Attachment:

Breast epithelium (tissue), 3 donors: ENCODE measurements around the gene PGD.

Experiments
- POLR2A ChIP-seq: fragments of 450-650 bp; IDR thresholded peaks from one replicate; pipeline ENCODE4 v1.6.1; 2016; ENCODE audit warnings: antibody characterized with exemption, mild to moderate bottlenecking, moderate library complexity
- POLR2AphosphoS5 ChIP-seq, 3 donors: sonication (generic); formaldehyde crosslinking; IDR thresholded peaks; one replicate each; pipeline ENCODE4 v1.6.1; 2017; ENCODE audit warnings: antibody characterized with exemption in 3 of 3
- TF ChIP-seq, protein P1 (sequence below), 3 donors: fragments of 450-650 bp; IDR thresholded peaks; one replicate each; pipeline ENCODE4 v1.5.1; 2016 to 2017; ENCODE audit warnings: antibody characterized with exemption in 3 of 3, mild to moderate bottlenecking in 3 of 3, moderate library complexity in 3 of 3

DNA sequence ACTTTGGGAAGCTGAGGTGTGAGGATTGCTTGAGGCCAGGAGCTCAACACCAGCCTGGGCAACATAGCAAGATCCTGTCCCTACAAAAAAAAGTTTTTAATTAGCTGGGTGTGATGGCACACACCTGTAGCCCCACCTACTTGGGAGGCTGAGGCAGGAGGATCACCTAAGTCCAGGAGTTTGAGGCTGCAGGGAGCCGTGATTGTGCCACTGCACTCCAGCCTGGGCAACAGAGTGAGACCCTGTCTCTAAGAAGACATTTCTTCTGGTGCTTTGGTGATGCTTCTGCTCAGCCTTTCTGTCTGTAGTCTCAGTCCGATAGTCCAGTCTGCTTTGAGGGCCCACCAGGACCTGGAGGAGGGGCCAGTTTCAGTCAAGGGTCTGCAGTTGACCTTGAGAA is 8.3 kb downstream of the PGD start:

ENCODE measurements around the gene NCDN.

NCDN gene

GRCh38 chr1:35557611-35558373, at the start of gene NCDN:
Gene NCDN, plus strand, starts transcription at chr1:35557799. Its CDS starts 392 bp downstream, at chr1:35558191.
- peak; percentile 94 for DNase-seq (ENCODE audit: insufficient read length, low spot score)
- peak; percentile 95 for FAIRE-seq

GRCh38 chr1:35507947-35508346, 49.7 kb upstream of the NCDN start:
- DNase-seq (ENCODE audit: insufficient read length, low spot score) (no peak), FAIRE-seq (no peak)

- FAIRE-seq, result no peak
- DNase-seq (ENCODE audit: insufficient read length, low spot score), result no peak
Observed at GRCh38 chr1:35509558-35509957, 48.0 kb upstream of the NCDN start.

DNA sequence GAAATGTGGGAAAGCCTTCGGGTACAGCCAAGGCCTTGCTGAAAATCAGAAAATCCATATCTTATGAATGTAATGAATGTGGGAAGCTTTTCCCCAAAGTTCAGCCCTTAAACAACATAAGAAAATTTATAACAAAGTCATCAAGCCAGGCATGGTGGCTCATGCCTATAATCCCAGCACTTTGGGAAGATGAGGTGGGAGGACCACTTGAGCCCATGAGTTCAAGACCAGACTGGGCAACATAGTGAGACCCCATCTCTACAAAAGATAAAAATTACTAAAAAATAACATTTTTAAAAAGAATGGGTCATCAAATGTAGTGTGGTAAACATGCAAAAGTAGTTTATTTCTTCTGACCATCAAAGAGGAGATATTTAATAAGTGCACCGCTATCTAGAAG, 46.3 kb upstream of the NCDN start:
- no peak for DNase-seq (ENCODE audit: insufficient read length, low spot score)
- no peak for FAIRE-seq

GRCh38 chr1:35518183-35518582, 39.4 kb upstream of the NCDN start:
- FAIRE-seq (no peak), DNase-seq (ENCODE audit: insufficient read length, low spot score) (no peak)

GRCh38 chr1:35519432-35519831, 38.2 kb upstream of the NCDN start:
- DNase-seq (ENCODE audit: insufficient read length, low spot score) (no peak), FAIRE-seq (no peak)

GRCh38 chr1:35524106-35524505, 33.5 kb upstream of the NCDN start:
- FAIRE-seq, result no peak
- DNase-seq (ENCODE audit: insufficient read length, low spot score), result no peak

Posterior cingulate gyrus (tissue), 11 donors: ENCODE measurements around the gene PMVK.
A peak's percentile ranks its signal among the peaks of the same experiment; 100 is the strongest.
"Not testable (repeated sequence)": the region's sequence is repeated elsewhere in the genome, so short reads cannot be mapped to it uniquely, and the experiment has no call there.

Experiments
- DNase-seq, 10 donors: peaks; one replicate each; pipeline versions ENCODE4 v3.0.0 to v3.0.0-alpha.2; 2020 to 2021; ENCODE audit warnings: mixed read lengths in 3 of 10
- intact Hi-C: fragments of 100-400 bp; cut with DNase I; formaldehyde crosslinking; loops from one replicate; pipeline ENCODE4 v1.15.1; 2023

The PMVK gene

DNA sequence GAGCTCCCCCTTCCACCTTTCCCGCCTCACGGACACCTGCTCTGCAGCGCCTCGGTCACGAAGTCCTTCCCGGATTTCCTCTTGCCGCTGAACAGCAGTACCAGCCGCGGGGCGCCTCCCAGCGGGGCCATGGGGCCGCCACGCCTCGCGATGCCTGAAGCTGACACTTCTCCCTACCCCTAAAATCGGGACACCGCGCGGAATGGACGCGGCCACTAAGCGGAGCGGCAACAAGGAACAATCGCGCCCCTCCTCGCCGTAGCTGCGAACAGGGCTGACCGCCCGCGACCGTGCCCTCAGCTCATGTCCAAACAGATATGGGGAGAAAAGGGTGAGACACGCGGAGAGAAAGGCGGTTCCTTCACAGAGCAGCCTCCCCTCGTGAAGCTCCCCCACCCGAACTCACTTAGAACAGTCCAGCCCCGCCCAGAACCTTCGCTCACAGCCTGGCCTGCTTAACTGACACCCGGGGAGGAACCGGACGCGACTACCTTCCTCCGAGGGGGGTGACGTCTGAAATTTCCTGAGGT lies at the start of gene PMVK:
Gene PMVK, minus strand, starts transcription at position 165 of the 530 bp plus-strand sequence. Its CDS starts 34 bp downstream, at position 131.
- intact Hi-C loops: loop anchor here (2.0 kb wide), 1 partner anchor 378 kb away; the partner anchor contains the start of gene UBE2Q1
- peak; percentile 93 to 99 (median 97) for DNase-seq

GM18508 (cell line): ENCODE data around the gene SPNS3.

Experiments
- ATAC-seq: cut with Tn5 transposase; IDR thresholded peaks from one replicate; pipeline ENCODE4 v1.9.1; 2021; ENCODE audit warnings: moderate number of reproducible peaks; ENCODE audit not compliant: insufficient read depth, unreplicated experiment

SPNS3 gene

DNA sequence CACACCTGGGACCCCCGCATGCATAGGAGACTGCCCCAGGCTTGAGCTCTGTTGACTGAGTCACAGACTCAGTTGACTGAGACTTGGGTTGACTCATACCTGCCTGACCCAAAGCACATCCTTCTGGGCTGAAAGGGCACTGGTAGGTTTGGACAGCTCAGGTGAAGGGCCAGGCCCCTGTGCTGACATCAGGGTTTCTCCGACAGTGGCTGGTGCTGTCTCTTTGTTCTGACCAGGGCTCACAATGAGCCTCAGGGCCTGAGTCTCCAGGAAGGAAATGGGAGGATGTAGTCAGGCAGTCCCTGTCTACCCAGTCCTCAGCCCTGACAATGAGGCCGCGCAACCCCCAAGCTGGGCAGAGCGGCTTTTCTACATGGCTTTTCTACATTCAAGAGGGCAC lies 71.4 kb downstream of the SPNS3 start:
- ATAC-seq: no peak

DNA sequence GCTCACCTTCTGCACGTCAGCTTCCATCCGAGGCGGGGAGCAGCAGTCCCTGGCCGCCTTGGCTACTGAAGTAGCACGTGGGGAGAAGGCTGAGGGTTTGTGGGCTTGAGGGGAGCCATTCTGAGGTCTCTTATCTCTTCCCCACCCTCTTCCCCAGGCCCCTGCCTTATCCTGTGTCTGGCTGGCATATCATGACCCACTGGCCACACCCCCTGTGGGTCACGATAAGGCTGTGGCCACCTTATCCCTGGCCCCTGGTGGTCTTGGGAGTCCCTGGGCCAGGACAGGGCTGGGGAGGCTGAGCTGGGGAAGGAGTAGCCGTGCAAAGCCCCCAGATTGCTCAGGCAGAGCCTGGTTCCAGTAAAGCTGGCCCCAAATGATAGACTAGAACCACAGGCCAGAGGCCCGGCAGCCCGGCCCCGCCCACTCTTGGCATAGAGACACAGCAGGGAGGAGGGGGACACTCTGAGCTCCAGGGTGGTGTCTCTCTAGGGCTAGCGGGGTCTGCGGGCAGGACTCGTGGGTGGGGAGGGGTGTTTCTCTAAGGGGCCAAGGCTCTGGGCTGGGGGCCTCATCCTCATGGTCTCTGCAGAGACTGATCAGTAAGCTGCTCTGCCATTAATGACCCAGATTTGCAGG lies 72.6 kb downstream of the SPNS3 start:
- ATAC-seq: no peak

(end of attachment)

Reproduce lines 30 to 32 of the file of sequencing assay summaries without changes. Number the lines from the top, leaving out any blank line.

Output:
"Not testable (repeated sequence)": the region's sequence is repeated elsewhere in the genome, so short reads cannot be mapped to it uniquely, and the experiment has no call there.

Experiments
- DNase-seq, 10 donors: peaks; one replicate each; pipeline versions ENCODE4 v3.0.0 to v3.0.0-alpha.2; 2020 to 2021; ENCODE audit warnings: mixed read lengths in 3 of 10